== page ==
Advertisements blend so seamlessly into our digital lives that they may not even register explicitly as ads. Your friends’ pictures may be indistinguishable from those of a corporation. Or your favorite celebrity may post about the latest product without divulging that their words were paid for. Believe it or not, Americans see an estimated 4,000 to 10,000 ads every day.

But how does the American consumer feel about all of this? And when interacting with ads, which ones appeal the most to the American psyche? We surveyed 1,052 people across the country to find out. Read on to see what we uncovered.

Ad After Ad

Most often, respondents stumbled upon search ads (86%), YouTube ads (85%), and ads on news sites (84%). This means that 16% or fewer people can regularly avoid ads as they search for information or watch the news. What’s more, many respondents were convinced these ads don’t influence them in the slightest. We also learned that, compared to other generations, millennials were the most likely to believe they weren’t influenced by ads and that they could always identify them.

Forty percent of respondents claimed the ads they came across had no influence on them. Nevertheless, 58% of this group had still intentionally clicked on an ad, and another 29% had made a purchase. To some extent, this demonstrates a lack of self-awareness when it comes to understanding just how impactful advertisements are on our lives. According to some experts, “the influence of advertising in everyday life is the power to alter what consumers think and feel.” These thoughts and feelings, however, are often unnoticed because branding and advertisements constantly play throughout our lives. Keep in mind that 82% of the respondents who claimed they could always identify ads had also accidentally clicked on one.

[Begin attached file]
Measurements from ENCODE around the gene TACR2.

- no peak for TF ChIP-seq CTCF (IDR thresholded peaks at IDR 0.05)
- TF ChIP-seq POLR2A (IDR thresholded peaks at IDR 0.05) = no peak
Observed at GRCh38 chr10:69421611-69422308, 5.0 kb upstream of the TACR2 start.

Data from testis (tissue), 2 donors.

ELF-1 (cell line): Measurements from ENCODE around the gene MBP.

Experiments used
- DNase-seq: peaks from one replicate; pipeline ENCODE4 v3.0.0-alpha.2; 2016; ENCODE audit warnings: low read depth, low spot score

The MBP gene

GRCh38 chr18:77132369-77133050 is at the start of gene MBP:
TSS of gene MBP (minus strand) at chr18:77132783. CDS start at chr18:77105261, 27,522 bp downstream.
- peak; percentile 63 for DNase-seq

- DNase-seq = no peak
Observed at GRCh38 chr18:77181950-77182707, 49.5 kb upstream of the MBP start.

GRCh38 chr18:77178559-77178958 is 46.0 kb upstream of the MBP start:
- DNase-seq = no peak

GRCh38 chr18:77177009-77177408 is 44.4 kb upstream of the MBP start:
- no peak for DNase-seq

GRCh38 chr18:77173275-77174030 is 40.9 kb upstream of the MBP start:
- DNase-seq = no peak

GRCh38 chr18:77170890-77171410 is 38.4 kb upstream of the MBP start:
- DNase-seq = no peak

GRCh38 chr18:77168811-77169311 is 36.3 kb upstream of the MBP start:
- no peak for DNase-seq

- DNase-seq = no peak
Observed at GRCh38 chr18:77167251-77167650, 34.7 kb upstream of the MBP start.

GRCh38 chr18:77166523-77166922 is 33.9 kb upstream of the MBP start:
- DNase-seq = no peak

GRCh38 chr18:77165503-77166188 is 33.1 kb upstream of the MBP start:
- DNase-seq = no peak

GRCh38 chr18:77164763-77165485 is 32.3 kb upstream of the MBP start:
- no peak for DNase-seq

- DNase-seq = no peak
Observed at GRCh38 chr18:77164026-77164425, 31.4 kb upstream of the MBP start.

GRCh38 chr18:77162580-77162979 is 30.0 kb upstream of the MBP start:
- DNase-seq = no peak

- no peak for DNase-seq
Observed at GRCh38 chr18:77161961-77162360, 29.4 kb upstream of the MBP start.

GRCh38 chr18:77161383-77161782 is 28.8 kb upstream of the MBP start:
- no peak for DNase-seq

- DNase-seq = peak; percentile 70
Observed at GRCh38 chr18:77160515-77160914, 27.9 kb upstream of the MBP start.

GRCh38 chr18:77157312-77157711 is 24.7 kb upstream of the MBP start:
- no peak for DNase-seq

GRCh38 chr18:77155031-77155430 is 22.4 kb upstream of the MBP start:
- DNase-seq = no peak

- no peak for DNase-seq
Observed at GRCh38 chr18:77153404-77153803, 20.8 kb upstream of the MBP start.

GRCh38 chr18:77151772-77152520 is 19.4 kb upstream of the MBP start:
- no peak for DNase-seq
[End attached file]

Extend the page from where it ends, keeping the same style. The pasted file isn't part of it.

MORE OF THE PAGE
Mother Nature vs. the City

Although city dwellers are much more likely than those in rural areas to have internet and smartphone access, natural settings were far more appealing than city settings for ad imagery. Ads with natural elements received a positive impression from respondents 73% of the time.

To compare the success of a natural setting versus an urban one, we presented multiple versions of car advertisements to our respondents. We then asked them to rate each image for how relatable, emotional, compelling, creative, engaging, interesting, and memorable they found the ad. As it turns out, car advertisements with natural settings were two times as likely to be considered relatable and emotional. Other positive qualities were improved by nature-based images as well.

To Click or Not to Click?